... when he is in Denver! Or at least his work is at the Denver Art Museum - and I have my tickets!
"A painting requires a little mystery, some vagueness, some fantasy. When you always make your meaning perfectly plain you end up boring people". - Degas
I'm a sucker for a good composition - and one that is just a little different, deceptively simple or even edgy gets me every time. SO important to a successful painting.
Interesting refined color combinations? - they can pull me across a room! So Degas' work fits the bill.
I will show you what I mean. But first a little background...
Self Portrait by Edgar Degas (from J. Paul Getty Museum)
Edgar Degas (1834-1917) did not like to be called an "Impressionist", even though he was a founding member of the group in Paris. He preferred "Realist" or "Independent". Known well for his interest in ballet dancers, he eventually produced about 1,500 works on the subject. He was a versatile artist. I've seen many different mediums he used - oil paints, pastels, gouache, charcoal drawings, sculpture.
Little Dancer by Degas
Like I mentioned, what I truly appreciate in his 2D work is often his compositions and color sense. These Degas pieces I selected from my visits to the Musee d'Orsay in Paris and the National Gallery in Washington, DC will help me explain...
Specifically, his use of asymmetry and cropping in his compositions, I find very intriguing. Often taking on the subject from a different angle than expected, he'll use the background as a strong grounding of the composition. An underlying abstract quality in the painting forms the structure of the design. Bold but simple in a way. I like that.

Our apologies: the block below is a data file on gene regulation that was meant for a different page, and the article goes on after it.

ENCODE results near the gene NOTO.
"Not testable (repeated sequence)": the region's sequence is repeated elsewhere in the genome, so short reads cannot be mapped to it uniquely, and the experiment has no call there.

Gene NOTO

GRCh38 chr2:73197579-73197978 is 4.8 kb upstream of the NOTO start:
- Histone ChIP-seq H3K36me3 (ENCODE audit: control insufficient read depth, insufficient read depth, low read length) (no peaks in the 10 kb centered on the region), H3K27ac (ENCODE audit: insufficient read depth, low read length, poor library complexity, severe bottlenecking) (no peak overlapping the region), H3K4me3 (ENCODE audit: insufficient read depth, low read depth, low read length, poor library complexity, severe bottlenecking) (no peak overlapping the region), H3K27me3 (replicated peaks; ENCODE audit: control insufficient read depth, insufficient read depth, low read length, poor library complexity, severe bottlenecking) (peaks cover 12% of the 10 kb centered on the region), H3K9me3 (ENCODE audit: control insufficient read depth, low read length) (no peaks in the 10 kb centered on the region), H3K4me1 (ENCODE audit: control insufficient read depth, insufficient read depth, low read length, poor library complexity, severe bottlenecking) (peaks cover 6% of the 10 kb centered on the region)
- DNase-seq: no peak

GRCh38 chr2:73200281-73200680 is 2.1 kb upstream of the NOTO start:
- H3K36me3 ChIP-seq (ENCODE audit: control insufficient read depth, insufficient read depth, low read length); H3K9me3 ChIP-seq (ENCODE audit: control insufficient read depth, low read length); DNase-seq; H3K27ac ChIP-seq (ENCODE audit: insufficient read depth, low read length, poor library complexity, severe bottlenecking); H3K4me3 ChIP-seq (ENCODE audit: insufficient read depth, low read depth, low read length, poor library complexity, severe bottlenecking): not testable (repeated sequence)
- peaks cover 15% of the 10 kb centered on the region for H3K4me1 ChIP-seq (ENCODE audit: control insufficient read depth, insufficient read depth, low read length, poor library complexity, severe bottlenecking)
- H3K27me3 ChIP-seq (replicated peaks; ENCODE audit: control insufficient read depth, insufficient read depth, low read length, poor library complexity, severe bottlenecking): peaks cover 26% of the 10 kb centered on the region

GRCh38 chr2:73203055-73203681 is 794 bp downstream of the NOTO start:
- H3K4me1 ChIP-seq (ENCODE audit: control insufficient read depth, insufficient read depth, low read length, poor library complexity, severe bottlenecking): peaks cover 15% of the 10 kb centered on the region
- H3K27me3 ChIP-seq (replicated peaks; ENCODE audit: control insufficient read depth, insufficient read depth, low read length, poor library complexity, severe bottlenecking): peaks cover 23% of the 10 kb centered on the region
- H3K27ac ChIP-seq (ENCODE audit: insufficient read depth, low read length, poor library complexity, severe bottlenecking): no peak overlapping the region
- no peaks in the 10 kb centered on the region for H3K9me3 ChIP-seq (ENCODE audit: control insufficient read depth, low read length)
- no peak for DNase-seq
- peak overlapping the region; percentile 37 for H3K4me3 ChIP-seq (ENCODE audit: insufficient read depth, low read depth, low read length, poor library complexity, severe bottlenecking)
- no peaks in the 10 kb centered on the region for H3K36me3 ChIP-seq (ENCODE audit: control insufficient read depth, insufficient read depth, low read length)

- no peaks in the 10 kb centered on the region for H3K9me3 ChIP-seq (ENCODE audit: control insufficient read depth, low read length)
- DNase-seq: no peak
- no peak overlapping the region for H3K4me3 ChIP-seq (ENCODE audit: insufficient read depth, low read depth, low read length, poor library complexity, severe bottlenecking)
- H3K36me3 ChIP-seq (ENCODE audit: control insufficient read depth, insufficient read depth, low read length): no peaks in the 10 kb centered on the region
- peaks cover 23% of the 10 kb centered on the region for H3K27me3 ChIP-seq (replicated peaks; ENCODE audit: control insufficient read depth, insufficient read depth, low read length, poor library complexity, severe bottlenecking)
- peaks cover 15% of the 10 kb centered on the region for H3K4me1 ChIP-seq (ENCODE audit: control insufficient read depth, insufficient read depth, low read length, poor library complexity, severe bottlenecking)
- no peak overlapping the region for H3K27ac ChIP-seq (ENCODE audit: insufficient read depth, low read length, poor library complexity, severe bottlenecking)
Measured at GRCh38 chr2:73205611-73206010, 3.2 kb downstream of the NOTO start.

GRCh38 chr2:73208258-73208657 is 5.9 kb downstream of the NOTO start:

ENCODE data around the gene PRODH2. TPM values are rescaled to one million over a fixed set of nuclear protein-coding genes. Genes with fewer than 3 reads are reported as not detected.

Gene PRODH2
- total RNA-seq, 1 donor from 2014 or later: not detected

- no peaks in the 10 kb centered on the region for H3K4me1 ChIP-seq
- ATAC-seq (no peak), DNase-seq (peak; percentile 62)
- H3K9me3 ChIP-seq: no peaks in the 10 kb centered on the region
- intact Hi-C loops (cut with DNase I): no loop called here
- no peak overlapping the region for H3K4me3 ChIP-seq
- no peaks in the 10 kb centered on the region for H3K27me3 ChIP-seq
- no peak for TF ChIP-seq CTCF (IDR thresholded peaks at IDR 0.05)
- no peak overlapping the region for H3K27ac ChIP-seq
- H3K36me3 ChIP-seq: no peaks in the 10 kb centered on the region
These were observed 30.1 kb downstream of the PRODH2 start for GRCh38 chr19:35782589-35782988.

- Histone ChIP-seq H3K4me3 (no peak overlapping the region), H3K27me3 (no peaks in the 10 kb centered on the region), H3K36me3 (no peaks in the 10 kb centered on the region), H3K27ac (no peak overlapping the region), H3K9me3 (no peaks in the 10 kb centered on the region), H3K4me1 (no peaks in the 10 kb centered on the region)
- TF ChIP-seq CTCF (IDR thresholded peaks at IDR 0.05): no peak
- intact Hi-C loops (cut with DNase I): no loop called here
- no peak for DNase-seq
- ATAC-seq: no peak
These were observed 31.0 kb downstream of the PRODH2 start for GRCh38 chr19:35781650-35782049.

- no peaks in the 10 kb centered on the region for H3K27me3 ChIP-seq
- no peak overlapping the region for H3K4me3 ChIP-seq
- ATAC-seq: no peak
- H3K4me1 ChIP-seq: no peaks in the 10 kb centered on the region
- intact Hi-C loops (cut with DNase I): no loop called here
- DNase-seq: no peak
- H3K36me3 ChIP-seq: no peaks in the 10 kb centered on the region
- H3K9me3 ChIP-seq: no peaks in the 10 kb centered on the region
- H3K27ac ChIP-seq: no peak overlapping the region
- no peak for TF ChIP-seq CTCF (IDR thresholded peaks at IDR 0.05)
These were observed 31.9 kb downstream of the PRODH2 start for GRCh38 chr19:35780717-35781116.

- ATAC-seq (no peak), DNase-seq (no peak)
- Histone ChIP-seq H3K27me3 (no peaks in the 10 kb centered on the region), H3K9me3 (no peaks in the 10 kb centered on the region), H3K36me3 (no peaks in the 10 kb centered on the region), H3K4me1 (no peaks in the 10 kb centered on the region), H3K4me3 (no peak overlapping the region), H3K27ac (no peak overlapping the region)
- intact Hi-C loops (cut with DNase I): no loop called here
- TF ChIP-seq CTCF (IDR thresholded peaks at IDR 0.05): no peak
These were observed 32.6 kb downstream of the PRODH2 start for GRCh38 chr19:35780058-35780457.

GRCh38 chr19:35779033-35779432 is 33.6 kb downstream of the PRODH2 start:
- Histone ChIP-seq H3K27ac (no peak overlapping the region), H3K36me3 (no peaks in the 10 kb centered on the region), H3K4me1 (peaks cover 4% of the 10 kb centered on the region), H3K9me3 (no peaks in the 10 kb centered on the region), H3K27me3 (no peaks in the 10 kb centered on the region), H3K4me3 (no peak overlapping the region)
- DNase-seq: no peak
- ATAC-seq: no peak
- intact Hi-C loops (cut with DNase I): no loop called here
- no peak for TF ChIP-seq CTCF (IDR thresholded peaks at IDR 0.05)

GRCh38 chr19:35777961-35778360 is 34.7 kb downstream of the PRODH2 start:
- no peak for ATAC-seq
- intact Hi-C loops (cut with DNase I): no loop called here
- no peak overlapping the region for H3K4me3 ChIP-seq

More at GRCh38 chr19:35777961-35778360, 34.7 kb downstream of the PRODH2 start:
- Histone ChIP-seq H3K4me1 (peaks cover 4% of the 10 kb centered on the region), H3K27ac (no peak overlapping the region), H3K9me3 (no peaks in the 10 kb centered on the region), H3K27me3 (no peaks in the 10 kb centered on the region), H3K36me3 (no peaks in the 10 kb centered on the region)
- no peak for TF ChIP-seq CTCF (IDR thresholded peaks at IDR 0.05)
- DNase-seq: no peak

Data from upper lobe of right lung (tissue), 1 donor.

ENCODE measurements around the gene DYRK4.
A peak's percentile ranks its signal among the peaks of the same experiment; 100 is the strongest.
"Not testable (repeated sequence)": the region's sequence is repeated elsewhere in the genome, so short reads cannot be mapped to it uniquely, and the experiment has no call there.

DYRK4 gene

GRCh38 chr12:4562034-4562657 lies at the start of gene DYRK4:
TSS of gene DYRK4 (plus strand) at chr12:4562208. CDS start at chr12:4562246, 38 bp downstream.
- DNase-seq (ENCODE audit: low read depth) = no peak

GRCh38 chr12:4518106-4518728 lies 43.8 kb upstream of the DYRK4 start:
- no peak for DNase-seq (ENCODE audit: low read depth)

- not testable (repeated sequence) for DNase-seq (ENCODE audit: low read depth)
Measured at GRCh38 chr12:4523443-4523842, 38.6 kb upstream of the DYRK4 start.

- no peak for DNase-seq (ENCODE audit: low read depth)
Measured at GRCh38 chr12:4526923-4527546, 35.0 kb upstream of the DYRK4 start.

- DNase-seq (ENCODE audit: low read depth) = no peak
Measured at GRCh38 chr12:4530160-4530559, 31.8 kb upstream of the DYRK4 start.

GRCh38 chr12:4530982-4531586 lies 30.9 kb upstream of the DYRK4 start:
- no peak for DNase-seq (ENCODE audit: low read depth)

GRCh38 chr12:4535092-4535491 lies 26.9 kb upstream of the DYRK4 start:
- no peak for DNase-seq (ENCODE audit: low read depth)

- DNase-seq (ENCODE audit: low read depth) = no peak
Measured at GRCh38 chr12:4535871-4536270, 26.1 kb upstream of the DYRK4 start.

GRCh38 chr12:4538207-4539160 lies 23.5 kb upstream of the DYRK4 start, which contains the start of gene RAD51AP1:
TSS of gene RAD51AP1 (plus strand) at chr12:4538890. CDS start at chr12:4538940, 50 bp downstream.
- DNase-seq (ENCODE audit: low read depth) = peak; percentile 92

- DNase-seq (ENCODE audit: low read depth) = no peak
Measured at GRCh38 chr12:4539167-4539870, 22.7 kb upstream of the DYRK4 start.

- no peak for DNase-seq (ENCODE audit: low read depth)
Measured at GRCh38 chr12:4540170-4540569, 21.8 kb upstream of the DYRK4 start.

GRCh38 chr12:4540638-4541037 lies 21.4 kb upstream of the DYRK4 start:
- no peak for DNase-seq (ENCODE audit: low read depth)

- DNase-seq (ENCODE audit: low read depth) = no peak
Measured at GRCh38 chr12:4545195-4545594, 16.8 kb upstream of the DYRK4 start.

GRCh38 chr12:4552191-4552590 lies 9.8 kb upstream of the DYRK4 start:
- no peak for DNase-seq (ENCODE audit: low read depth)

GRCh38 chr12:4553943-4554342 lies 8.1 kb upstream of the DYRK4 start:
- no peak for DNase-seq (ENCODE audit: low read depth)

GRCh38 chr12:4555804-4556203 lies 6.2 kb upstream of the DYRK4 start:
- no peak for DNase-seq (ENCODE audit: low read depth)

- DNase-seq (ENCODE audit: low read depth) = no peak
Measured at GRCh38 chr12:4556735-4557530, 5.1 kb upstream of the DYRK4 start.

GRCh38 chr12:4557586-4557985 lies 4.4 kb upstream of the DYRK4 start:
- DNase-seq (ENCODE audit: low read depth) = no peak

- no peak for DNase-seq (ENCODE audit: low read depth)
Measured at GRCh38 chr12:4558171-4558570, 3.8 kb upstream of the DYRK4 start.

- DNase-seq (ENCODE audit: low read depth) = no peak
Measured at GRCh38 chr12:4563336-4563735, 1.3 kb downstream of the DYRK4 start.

Here, an unusual angle but what a strong composition with interesting positive shapes (ballet dancer and chair) and negative shapes (the space around the dancer and chair).
Oh, the beautiful colors here!...Choosing the redhead for the anchor of the composition with the strong vertical light and dark elements balancing the composition on the left. And that little bit of grayed blue in the upper left corner?... Cover it with your finger and you'll see how important it is to set off the color harmonies in the painting. Subtle, refined, beautiful.
What a great angle he has placed the front figure on - continuing the shape of the curtains into the top hat, down and across his legs. Set against the bold light shape asymmetrically framing the figure looking directly at the viewer. An interesting yet simple negative shape around his head calling attention to the subject.
The combination of patterns, soft colors and asymmetrical shapes draws me into this painting...pun intended:)...What gorgeous color harmonies! And placing the figure just off center, looking out of the frame while cropping the dress... edgy. Again, that light area behind the head is an asymmetrical negative shape around the main subject, creating captivating forms within the painting.
Another bold use of shapes with an interesting perspective on the subjects. Quite an underlying abstract quality to the painting. Again, tantalizing color combinations.
Look at the abstract shapes in this painting - WOW! Simple with a very bold use of light and dark. The light band created by the sheet music is BOLD and totally highlights the subjects face. Again, an interesting asymmetrical placement of the subject. Using the gray/green background at the top against the red in her hair 'sings' :) Use your finger to cover the red spot in her hair and you'll see how important that note of color is to the painting!
Even though most of his work is figurative, I enjoy studying his pieces in hopes of translating those intriguing concepts in composition and color into my own work. So I am off to Denver to soak it all in!